Studio Mysteries

May 22, 2009

Permission to Be Boring

Filed under: Painting — Anya Galkina - Studio Mysteries @ 4:02 am

One way to tell whether an absolute beginner designed a flyer is if it uses half a dozen fonts or more. The first thing graphic design students learn is to impose limits: on typeface choices, palettes, italics and bolding. It makes sense: if everything is bold, nothing stands out. It’s kind of like trying to hear a lecture on a crowded school bus where everyone is talking.

The same thing holds true for drawing and painting. The trick is not in articulation and detail, it is in making things shut up and sit back – so that other things can have the microphone. What makes a painting is not placing the perfect highlight, it’s orchestrating the rest of the painting so that the perfect highlight is a solo that can be heard above the other instruments.

A painting is not a democracy. Something has to be more important than something else, and the less important bits cannot be held back enough – most people put in infinitely more information than necessary, much more “too much” than “not enough”.

This, however, is wonderful news! Instead of rendering everything with the meticulousness and intensity of an out-of-control android, we can be vague! And plain! And smudgy!

Not explaining everything runs counter to our impulses, because, as Michael Siegel points out, we artists are forced to look at everything within the scene we are painting, whereas most people in their right minds would only look at the interesting parts and then go have a sandwich. And if we look at something intently, we want to draw it or paint it. But in fact, NOT drawing it is much easier.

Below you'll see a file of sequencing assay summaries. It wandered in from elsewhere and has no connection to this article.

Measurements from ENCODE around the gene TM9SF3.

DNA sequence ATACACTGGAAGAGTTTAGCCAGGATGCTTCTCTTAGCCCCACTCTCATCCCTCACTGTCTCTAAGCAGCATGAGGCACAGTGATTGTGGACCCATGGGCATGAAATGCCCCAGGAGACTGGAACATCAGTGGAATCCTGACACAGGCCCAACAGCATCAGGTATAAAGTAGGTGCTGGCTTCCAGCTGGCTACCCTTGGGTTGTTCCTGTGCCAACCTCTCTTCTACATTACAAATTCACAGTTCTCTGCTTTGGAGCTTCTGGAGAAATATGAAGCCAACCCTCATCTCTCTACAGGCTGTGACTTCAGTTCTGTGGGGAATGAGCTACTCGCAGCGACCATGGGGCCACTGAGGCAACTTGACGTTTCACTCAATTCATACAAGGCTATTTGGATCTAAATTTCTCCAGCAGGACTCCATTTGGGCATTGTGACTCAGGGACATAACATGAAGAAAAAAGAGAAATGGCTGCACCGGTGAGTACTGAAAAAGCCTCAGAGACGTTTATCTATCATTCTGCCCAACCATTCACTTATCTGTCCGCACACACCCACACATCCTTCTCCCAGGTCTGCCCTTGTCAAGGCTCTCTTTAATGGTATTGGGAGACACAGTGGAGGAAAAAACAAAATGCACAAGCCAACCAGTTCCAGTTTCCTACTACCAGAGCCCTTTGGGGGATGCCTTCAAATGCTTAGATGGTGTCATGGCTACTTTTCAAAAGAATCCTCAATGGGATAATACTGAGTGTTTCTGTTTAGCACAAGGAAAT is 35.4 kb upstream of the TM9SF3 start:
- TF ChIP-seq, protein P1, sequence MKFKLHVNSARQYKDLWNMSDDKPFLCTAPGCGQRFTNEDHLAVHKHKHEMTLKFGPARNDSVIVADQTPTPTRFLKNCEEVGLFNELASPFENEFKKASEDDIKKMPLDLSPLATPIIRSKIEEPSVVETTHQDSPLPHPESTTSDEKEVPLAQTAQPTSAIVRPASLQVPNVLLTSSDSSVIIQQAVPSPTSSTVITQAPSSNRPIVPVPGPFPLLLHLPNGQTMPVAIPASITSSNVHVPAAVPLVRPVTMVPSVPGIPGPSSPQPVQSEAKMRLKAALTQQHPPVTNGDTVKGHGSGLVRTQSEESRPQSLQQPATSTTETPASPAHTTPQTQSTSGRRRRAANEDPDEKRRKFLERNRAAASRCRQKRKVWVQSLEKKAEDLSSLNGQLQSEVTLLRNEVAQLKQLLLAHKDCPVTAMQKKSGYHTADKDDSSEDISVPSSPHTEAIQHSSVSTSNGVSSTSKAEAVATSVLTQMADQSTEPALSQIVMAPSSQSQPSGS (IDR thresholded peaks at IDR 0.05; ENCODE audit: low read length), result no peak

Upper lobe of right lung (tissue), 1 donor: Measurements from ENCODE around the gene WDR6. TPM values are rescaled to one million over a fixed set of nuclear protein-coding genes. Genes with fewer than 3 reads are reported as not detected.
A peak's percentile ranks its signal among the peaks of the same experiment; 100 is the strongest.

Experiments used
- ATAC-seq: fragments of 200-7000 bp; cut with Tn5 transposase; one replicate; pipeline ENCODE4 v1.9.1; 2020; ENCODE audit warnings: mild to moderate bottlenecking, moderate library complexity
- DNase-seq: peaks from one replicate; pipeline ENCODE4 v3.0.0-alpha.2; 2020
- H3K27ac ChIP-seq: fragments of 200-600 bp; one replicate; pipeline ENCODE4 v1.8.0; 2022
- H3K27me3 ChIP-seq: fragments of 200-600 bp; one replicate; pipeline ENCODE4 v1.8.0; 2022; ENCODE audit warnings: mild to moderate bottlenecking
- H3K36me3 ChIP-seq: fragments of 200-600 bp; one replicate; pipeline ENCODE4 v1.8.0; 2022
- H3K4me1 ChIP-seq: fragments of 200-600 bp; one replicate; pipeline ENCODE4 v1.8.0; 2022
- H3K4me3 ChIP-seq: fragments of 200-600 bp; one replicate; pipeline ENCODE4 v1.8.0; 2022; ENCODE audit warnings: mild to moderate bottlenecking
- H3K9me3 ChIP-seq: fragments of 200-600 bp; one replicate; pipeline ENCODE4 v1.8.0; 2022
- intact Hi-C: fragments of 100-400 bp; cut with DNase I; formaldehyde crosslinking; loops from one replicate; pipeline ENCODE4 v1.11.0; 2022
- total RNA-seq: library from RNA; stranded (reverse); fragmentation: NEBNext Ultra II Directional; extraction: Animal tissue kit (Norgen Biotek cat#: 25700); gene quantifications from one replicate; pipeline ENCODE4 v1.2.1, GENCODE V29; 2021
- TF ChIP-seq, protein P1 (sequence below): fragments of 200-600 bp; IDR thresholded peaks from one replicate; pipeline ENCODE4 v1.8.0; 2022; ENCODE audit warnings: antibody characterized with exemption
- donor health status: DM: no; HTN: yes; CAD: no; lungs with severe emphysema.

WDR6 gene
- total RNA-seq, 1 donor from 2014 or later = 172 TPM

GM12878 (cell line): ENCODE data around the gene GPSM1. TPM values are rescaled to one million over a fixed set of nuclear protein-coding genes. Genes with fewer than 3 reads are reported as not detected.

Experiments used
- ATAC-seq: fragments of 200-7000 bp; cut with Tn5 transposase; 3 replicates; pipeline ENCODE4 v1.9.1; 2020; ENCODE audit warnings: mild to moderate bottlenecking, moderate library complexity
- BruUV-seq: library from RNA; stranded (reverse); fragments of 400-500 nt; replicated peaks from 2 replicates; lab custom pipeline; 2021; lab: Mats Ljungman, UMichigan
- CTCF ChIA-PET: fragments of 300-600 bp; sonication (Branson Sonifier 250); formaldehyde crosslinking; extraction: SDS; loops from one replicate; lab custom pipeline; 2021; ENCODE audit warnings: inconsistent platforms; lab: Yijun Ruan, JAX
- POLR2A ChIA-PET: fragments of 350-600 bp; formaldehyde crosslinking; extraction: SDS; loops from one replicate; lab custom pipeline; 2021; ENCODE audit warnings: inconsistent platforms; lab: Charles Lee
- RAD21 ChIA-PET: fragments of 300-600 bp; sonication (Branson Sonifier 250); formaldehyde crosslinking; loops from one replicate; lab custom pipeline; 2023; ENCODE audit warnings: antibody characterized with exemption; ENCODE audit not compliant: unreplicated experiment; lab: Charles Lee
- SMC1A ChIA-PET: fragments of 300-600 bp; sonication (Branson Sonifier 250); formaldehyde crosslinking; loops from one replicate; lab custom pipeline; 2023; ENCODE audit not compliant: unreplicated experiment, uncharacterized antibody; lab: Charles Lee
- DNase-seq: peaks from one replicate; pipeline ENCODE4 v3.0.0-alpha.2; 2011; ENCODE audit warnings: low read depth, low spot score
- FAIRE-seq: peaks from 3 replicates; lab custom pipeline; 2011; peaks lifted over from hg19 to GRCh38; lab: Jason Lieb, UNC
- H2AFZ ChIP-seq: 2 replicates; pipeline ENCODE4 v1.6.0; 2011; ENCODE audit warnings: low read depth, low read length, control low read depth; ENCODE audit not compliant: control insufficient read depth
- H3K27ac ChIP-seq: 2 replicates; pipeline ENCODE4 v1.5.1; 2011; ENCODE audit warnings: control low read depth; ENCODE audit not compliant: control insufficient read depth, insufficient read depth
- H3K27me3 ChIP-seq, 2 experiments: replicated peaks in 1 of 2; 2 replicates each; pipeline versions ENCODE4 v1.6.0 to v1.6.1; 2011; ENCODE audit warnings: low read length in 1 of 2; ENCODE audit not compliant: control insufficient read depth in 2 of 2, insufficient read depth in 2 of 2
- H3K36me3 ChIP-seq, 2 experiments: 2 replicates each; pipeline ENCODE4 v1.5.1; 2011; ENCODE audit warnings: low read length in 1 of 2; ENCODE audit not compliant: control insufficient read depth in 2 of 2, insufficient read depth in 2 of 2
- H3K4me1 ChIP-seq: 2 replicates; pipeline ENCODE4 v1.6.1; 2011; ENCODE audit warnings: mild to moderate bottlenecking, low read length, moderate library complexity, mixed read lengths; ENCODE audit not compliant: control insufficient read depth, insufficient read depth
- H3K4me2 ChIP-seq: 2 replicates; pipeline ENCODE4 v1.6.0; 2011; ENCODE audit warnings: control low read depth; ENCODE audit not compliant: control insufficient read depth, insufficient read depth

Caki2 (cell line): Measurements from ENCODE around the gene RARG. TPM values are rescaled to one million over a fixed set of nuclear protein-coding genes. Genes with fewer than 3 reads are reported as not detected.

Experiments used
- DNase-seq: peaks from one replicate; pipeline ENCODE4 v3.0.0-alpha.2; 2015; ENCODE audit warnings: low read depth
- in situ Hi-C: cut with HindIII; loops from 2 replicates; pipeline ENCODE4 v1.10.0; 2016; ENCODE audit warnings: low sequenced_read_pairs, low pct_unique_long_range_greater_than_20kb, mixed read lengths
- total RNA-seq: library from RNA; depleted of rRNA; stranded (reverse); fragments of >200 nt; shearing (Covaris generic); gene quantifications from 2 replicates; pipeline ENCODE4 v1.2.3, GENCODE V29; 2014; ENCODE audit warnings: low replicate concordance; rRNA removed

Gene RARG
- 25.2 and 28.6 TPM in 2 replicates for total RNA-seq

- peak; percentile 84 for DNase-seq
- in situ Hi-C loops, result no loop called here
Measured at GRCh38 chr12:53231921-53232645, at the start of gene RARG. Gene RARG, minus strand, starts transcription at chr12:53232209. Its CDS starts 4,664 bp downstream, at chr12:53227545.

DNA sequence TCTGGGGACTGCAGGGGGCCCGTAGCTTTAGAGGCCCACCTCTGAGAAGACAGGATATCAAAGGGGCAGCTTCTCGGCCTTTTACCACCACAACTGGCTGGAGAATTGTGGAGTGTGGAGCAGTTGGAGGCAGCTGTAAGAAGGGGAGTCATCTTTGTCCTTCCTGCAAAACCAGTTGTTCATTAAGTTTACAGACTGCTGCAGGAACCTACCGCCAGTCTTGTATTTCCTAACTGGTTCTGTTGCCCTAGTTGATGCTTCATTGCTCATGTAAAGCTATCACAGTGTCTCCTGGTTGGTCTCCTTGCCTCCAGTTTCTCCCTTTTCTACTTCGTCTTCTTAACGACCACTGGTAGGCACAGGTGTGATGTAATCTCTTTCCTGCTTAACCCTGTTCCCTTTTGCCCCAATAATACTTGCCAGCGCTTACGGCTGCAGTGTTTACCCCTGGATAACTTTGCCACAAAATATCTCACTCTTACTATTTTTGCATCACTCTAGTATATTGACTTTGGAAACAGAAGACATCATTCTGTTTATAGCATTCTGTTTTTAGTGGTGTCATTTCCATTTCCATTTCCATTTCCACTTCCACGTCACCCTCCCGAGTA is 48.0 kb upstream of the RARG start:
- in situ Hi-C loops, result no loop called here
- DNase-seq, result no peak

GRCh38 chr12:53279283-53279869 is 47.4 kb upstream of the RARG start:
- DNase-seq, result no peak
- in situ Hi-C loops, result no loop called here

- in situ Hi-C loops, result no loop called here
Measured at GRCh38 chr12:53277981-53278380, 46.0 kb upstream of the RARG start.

“So what information should we paint, and what information should we leave out,” you might be asking. Good question! One that cannot be answered definitively and permanently! It all depends on what’s important in a particular picture, which is something that only you, the Benevolent Dictator of Every Inch of Your Canvas, can possibly decide! But: generally speaking, we can’t perceive things that are lit and things that are in shadow simultaneously. We are either focused on one or the other, unless we are experimenting with illegal substances, which would be illegal and morally wrong as well.

Common sense dictates that the bits of a painting that are really important should be lit, because if they are in shadow, you can’t see them very well. So the answer, insofar as one is possible, is to vague it up in the shadows and to reserve the detailed, articulated solos for the light.

Shadows: it’s where being lazy is the Right Thing. Don’t you love shadows just a little more now?


  1. It’s not easy to take a totalitarian approach – something I really struggle with.

    Comment by Splodge! — May 25, 2009 @ 12:19 pm

    • You can do it, Splodge! You don’t have to shoot people or anything – just suppress information. SUPPRESS IT! Or think of it as being an editor and toning down some TMI


      Comment by studiomysteries — May 25, 2009 @ 4:04 pm

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